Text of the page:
The Greater KuduGreater kudu may be active throughout the 24-hour day. The large ears are extremely sensitive to noise, making these shy antelope difficult to approach. Under normal circumstance, kudu will sneak away and hide from potential enemies. When startled, however, they flee with large jumps with their tails rolled upwards and forwards. Kudu often stop and look back after a running for a short distance – a frequently fatal habit. Despite their large size, kudu are accomplished jumpers, with records of heights of over 2.5 meters / 8.25 feet being cleared with ease. Herds disperse during the rainy season when food is plentiful, while as the dry season reaches its peak, there becomes a high concentration in favourable areas. Greater kudu are not territorial, although they do have ‘home’ areas. Maternal herds have home ranges of approximately 4 square kilometers which overlap with those of other groups. Home ranges of adult males are about 11 square kilometers, and generally encompass the ranges of two or three female groups. Population densities vary from 1.9-3.2 animals per square kilometer. The spiral horns are so well developed for wrestling that they can sometimes become so severely interlocked that the two animals fighting cannot release each other, and thus both die. Greater kudu have a wide repertoire of vocalizations, including barks, grunts, hooting bleats, and a strangulated whimper.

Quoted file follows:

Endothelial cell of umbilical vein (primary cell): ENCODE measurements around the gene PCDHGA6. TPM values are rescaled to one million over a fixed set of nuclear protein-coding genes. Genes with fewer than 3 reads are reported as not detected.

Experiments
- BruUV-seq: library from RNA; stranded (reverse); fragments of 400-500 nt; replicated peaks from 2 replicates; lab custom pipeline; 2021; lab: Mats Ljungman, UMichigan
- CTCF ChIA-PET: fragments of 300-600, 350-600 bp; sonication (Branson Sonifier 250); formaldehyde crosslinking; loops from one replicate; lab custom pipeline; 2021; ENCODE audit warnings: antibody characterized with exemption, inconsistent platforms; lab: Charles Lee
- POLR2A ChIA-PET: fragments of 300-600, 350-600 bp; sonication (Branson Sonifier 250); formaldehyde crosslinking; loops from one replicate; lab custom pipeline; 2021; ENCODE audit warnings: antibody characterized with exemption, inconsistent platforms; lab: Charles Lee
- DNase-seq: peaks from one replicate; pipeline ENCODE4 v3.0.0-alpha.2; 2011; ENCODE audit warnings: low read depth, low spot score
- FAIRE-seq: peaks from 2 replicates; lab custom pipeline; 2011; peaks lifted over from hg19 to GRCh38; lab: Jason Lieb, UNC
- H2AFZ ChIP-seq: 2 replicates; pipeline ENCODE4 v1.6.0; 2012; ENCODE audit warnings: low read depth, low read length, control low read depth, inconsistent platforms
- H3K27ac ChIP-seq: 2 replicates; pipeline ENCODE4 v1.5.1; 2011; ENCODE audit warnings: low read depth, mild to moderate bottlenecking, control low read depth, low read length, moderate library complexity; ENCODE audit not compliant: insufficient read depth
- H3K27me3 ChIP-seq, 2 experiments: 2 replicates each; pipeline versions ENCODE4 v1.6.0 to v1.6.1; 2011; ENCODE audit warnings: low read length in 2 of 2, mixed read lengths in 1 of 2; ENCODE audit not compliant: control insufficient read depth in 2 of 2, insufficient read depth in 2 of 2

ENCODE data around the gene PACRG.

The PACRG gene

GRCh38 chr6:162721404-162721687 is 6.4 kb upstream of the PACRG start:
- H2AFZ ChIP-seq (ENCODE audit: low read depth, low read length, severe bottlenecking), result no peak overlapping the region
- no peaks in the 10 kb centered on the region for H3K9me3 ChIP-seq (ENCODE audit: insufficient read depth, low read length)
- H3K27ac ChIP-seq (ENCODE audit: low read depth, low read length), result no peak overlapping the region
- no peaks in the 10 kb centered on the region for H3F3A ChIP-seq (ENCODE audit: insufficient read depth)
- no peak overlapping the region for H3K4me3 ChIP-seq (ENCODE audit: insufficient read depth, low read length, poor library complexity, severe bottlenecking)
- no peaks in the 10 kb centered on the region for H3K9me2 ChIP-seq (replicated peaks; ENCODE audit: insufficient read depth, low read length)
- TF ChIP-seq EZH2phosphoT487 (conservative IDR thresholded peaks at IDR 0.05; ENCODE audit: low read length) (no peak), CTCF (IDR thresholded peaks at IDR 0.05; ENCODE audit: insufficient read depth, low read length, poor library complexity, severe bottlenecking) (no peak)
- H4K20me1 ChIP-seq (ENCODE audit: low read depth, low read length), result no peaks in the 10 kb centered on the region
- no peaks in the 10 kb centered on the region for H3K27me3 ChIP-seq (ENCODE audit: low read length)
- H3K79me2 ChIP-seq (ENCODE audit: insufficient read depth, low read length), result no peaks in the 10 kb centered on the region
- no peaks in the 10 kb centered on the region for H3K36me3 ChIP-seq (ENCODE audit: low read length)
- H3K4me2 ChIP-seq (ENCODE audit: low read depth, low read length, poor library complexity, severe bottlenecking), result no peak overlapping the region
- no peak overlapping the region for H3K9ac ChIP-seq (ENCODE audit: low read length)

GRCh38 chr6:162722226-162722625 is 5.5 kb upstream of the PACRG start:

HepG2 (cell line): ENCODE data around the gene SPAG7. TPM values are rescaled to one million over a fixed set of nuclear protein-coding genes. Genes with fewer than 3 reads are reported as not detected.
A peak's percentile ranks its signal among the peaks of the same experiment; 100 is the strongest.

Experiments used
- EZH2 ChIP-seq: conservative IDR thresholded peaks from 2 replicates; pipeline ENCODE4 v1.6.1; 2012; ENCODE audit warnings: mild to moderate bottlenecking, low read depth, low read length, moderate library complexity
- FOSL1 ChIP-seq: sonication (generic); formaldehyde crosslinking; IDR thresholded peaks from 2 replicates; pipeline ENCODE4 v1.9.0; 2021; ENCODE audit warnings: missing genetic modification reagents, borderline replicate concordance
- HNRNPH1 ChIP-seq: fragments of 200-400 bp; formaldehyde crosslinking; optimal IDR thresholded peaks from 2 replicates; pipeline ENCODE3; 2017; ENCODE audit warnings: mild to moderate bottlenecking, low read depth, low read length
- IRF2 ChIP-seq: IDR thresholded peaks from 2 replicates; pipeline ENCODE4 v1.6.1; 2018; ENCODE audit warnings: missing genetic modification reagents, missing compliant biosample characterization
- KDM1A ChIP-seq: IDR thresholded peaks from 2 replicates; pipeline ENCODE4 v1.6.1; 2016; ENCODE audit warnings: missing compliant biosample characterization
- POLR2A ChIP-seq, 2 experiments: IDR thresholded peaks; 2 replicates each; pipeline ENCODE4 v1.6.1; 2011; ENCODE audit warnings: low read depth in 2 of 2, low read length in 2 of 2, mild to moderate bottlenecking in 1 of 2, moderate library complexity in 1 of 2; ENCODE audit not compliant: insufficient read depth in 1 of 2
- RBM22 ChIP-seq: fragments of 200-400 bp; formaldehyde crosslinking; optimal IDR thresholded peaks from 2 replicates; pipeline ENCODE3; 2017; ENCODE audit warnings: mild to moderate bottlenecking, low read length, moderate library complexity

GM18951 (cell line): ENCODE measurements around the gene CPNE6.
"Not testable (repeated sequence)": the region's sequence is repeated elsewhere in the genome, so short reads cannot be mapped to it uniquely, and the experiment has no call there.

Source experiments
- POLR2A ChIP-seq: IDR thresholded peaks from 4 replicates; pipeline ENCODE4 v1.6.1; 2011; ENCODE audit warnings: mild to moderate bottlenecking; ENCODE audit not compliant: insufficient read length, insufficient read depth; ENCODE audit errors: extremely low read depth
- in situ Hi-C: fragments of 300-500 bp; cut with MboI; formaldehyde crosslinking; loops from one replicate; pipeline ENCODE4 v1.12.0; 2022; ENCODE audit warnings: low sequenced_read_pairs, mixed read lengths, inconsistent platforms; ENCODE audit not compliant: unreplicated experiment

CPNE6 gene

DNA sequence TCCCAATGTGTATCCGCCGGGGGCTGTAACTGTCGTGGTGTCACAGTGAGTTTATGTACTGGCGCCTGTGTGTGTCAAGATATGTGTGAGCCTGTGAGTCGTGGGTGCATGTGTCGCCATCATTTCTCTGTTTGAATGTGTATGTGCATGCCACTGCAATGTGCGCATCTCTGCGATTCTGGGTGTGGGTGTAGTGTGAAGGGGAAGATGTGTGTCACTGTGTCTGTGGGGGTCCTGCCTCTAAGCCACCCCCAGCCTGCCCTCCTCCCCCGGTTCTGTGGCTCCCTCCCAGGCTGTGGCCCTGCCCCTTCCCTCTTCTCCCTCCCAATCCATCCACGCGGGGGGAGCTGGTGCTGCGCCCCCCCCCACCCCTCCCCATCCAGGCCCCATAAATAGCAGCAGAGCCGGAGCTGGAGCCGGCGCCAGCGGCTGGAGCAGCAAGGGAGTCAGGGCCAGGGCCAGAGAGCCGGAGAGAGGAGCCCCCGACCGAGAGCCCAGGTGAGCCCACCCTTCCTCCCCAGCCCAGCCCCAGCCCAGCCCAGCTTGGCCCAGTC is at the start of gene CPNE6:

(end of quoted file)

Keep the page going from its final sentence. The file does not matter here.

Family group: Small single sex groups up to 10, though congregations of 20-30 individuals have been recorded.
Diet: Leaves and grasses
Main Predators: Lion, Cape hunting dog, leopard.
Body Length: 185-245 cm / 6.1-8.1 ft
Shoulder Height: 100-160 cm / 3.2-5.2 ft
Tail Length: 30-55 cm / 12-22 in
Weight: 120-315 kg / 264-787 lb.